Officials in Long Branch are asking a judge to help stop unauthorized pop-up parties like the one that drew 5,000 people to Pier Village on May 21.

Point Pleasant Beach also plans to go to court against many of the same individuals by Monday, according to The Associated Press.

A petition filed by Long Branch in Monmouth County Superior Court asks a judge to issue a restraining order against six named individuals who have been promoting another pop-up party in Long Branch on June 19.

Public Safety Director Domingos Saldida said in a news release the city has had enough.

"These viral parties are likely to get bigger and more dangerous until we do something about it," Saldida said, "Hopefully, making the organizers pay the price for their behavior will deter them from putting together an unpermitted, illegal event in Long Branch in the future."

The city estimates that it cost taxpayers approximately $25,000 for the police response and eventual clean-up after the last party.

Mayor John Pallone says all are welcome to Long Branch, if they follow the rules.

"If you want to have a gathering, apply for a special event permit. Don’t drink alcohol in public or smoke on our beaches. Don’t engage in disorderly conduct. The organizers of the May 21st event broke all those rules and put our City in harms way. That is why it is so important that we hold them accountable," Pallone said in a statement.

While the City of Long Branch has been fortunate in that no one has been seriously injured or killed as a result of these unsanctioned events, it is only a matter of time before one of the uncontrollable nature of these non-permitted gatherings leads to significant tragedy. It is clear that without the intervention of the Courts, Defendants and other individuals with the same goals will not cease to promote and share this or other flyers. Without the requested Court Order, events like this will continue in Long Branch and have already begun to spread to other municipalities such as Point Pleasant and Asbury Park - Long Branch Superior Court Petition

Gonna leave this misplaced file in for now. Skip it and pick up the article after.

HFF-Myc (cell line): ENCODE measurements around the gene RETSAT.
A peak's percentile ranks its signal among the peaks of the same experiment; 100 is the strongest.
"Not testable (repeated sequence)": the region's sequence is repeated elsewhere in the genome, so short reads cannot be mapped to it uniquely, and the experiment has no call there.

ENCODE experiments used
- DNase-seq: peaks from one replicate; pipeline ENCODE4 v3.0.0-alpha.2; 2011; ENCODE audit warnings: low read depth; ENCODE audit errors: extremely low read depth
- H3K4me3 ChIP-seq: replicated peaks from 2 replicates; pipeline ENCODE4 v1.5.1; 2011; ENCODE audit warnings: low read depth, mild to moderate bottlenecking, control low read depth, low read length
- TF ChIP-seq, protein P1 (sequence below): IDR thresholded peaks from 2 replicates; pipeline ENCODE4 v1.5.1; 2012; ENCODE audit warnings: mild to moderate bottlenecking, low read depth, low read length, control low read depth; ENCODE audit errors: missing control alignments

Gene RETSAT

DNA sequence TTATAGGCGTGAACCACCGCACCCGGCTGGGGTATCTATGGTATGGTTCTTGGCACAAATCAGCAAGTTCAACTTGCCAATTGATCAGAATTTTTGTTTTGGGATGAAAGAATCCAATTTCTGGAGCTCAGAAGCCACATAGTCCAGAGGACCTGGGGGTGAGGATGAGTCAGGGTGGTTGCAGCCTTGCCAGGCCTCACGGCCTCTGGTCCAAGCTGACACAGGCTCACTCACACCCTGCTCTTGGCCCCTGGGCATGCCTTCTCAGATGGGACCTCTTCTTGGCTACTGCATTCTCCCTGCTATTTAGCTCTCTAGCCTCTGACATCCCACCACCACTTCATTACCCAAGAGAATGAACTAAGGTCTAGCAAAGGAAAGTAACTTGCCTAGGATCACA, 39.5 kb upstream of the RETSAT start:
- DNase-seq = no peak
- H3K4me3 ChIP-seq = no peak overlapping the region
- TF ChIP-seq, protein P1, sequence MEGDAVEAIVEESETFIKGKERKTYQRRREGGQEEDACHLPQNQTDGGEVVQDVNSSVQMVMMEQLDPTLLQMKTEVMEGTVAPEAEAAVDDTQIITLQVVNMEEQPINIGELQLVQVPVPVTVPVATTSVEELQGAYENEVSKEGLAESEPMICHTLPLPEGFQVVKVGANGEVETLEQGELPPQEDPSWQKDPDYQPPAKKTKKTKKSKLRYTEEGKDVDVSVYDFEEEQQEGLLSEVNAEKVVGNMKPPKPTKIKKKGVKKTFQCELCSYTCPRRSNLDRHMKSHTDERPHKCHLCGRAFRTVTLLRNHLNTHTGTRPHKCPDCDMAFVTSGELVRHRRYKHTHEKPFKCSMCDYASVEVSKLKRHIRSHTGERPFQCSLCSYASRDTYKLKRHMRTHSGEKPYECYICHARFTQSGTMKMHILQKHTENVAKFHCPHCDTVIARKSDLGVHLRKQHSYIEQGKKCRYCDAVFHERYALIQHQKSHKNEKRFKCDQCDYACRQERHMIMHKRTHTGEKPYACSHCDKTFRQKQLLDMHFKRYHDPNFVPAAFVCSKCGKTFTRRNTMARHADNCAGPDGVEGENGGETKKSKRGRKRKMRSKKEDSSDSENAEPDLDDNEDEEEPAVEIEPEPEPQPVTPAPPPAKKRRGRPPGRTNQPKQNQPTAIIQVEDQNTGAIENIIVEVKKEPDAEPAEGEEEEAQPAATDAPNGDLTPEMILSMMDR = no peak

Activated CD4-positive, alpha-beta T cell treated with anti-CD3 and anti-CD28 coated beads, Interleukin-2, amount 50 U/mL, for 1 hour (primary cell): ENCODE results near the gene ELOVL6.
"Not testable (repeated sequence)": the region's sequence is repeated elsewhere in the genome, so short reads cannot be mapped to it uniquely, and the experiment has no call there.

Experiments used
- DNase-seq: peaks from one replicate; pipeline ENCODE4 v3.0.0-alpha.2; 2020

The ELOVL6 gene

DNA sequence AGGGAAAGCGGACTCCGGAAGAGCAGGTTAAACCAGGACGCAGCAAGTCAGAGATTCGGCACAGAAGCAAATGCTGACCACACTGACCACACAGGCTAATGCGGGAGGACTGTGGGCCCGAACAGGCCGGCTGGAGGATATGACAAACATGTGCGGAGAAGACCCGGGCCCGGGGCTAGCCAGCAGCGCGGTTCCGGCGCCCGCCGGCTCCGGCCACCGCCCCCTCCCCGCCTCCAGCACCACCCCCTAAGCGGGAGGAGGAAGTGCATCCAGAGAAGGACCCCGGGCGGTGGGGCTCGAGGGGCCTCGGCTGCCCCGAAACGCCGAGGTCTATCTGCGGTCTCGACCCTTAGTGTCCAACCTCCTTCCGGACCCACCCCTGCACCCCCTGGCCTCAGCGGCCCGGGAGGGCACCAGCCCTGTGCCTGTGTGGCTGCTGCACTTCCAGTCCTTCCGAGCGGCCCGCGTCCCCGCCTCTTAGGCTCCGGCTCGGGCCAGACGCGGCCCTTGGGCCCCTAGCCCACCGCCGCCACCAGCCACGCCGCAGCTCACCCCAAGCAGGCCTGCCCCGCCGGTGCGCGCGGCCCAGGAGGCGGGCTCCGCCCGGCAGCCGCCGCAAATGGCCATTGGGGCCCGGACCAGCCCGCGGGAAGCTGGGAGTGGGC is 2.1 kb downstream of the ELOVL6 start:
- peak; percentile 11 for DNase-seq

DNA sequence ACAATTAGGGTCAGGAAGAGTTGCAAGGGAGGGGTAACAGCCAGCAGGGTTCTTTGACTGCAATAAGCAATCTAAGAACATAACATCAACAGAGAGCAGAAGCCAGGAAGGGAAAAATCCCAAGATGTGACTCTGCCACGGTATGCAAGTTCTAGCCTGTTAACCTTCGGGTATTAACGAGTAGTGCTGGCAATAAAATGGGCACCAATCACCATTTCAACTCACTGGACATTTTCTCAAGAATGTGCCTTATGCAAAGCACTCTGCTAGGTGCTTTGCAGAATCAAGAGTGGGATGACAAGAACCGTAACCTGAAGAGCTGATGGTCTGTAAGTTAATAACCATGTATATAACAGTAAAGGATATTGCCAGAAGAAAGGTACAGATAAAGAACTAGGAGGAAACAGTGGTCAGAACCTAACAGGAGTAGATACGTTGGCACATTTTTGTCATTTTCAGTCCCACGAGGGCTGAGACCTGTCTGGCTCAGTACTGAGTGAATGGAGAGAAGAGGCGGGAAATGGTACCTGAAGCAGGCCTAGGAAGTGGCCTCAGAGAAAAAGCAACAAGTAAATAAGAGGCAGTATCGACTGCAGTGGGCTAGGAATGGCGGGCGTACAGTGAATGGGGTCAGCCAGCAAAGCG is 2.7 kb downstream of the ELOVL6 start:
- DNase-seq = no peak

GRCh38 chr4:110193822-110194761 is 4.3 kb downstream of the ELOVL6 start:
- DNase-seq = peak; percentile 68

Superior Court Judge Lisa Thornton did not issue an immediate ruling. NJ.com reports she has given Long Branch until the close of business Friday to provide proof the named individuals have been given a copy of the complaint. She also asked the town to file a supplemental brief "on the issues of prior restraints and the First Amendment."

It's not clear how, or when, Thornton will rule.

In the meantime, Pallone says his city is taking "all available measures to restrain them (organizers) from advertising (another pop-up party), as well as protect City residents and property."

'Our economy runs on tourism'

Point Pleasant Beach has also experienced several such parties, including a particularly large one in 2020 in which Mayor Paul Kanitra said his town “was treated like an absolute toilet.”

He said the borough is seeking to have a court block future events without first obtaining a permit. And he called on state lawmakers to redefine the legal definition of creating a riot so organizers of unsanctioned gatherings that result in violence can be charged criminally.

“They were very destructive," Kanitra said. “Flags were ripped off people's homes, mailboxes were destroyed, and there was a sea of litter. It wasn't a family-friendly atmosphere. You don't want to take your kids on the boardwalk rides if you have to navigate a sea of marijuana smoke and fights to get there.”